Staff Publications

Staff Publications

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    'Staff publications' is the digital repository of Wageningen University & Research

    'Staff publications' contains references to publications authored by Wageningen University staff from 1976 onward.

    Publications authored by the staff of the Research Institutes are available from 1995 onwards.

    Full text documents are added when available. The database is updated daily and currently holds about 240,000 items, of which 72,000 in open access.

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Record number 493438
Title Maximizing crossbred performance through purebred genomic selection
Author(s) Esfandyari, H.; Sorensen, A.C.; Bijma, P.
Source Genetics, Selection, Evolution 47 (2015). - ISSN 0999-193X
DOI https://doi.org/10.1186/s12711-015-0099-3
Department(s) WIAS
Animal Breeding and Genomics
Publication type Refereed Article in a scientific journal
Publication year 2015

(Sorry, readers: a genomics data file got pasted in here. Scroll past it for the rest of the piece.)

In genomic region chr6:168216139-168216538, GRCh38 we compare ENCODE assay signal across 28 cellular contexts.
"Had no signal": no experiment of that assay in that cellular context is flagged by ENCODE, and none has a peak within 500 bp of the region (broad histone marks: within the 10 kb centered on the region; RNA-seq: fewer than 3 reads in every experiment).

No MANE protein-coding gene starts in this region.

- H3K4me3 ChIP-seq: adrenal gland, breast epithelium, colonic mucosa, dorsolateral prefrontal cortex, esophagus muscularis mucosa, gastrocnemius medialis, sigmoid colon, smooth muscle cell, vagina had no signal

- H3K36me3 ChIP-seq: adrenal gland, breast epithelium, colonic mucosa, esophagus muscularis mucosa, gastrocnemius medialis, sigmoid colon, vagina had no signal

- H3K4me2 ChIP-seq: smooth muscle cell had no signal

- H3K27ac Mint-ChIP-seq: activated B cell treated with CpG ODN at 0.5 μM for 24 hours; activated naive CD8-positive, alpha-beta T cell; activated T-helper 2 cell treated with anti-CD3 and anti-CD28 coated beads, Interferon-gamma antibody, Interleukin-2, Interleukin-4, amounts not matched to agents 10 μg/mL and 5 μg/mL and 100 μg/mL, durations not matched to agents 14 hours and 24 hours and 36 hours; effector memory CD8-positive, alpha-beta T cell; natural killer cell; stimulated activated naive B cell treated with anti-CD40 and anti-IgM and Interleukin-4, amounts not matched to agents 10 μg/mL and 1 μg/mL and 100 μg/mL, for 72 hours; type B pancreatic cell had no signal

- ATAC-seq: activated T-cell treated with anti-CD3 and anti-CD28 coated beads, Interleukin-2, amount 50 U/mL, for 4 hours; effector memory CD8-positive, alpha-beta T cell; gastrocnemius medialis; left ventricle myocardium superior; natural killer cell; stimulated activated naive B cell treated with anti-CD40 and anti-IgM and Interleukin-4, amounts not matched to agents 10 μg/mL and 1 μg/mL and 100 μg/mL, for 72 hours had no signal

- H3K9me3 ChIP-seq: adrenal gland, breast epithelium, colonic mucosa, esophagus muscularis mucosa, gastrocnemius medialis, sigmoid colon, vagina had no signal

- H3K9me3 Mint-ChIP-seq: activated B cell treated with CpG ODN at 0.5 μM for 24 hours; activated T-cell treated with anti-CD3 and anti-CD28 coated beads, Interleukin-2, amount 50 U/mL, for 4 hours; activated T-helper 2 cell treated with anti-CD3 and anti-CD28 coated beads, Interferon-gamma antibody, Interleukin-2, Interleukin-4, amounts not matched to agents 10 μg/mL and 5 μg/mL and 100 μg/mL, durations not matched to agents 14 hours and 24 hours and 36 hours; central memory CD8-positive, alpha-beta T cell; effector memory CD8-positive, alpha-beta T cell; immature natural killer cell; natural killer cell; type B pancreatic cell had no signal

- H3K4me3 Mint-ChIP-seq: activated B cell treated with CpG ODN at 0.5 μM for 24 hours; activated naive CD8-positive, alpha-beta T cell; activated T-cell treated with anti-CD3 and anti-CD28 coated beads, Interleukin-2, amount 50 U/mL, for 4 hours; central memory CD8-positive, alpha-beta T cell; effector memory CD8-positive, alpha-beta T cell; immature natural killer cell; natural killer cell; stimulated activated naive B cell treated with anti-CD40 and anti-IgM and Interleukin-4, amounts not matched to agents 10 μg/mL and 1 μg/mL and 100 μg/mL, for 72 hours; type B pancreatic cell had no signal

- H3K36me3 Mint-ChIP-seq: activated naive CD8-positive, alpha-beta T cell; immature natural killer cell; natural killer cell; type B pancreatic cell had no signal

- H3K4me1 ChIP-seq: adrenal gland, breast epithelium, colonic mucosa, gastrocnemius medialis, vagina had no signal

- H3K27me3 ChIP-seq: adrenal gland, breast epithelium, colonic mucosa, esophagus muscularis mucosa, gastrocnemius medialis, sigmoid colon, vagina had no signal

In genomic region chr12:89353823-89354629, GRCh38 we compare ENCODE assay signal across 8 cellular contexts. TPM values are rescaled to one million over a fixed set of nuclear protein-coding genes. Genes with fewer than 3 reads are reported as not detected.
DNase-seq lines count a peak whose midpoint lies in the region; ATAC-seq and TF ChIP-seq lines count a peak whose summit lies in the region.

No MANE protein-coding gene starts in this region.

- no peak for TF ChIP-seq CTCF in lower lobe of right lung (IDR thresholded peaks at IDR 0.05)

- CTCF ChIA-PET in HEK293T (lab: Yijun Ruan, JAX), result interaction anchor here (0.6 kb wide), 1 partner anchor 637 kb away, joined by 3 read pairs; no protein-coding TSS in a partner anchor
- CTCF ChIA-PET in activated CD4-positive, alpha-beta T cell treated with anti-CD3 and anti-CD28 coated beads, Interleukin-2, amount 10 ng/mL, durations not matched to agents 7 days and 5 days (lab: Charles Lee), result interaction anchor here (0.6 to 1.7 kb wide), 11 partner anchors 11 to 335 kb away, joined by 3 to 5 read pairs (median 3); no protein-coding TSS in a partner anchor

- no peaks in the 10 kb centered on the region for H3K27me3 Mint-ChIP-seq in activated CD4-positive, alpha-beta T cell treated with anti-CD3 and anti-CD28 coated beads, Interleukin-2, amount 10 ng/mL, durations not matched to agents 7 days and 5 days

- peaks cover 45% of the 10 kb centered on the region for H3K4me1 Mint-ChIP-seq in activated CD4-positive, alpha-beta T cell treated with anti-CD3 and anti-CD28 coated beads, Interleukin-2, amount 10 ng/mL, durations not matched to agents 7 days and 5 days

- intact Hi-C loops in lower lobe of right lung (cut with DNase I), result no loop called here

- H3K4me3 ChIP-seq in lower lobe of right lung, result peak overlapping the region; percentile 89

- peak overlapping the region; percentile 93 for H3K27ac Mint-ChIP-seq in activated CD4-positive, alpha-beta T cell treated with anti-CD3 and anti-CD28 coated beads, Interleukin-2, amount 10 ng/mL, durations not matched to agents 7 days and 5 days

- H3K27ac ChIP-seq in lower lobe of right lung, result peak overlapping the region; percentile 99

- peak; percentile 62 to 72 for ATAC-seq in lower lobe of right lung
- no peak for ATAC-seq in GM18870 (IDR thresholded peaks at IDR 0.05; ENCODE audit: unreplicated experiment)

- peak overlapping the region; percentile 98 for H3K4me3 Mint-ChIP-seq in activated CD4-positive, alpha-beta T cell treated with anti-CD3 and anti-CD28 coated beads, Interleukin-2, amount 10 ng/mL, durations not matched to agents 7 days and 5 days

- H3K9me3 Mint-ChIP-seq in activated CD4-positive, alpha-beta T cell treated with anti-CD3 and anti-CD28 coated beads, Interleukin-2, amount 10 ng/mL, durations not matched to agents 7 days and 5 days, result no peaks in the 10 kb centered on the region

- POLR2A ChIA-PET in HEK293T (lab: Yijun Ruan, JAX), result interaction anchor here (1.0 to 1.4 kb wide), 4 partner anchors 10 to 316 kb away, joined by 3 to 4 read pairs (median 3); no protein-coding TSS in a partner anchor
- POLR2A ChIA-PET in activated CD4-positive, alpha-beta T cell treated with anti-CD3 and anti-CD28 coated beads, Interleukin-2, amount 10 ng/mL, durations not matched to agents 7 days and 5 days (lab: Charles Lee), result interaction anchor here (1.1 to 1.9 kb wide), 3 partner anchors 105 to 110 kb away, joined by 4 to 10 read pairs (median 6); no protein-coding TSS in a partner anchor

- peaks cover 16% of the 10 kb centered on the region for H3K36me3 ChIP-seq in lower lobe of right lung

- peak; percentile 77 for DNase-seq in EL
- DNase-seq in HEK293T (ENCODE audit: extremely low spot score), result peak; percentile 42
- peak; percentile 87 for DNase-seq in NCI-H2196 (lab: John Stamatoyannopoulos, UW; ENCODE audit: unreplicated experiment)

Abstract Background: In livestock production, many animals are crossbred, with two distinct advantages: heterosis and breed complementarity. Genomic selection (GS) can be used to select purebred parental lines for crossbred performance (CP). Dominance being the likely genetic basis of heterosis, explicitly including dominance in the GS model may be an advantage to select purebreds for CP. Estimated breeding values for CP can be calculated from additive and dominance effects of alleles that are estimated using pure line data. The objective of this simulation study was to investigate the benefits of applying GS to select purebred animals for CP, based on purebred phenotypic and genotypic information. A second objective was to compare the use of two separate pure line reference populations to that of a single reference population that combines both pure lines. These objectives were investigated under two conditions, i.e. either a low or a high correlation of linkage disequilibrium (LD) phase between the pure lines. Results: The results demonstrate that the gain in CP was higher when parental lines were selected for CP, rather than purebred performance, both with a low and a high correlation of LD phase. For a low correlation of LD phase between the pure lines, the use of two separate reference populations yielded a higher gain in CP than use of a single reference population that combines both pure lines. However, for a high correlation of LD phase, marker effects that were estimated using a single combined reference population increased the gain in CP. Conclusions: Under the hypothesis that performance of crossbred animals differs from that of purebred animals due to dominance, a dominance model can be used for GS of purebred individuals for CP, without using crossbred data. Furthermore, if the correlation of LD phase between pure lines is high, accuracy of selection can be increased by combining the two pure lines into a single reference population to estimate marker effects
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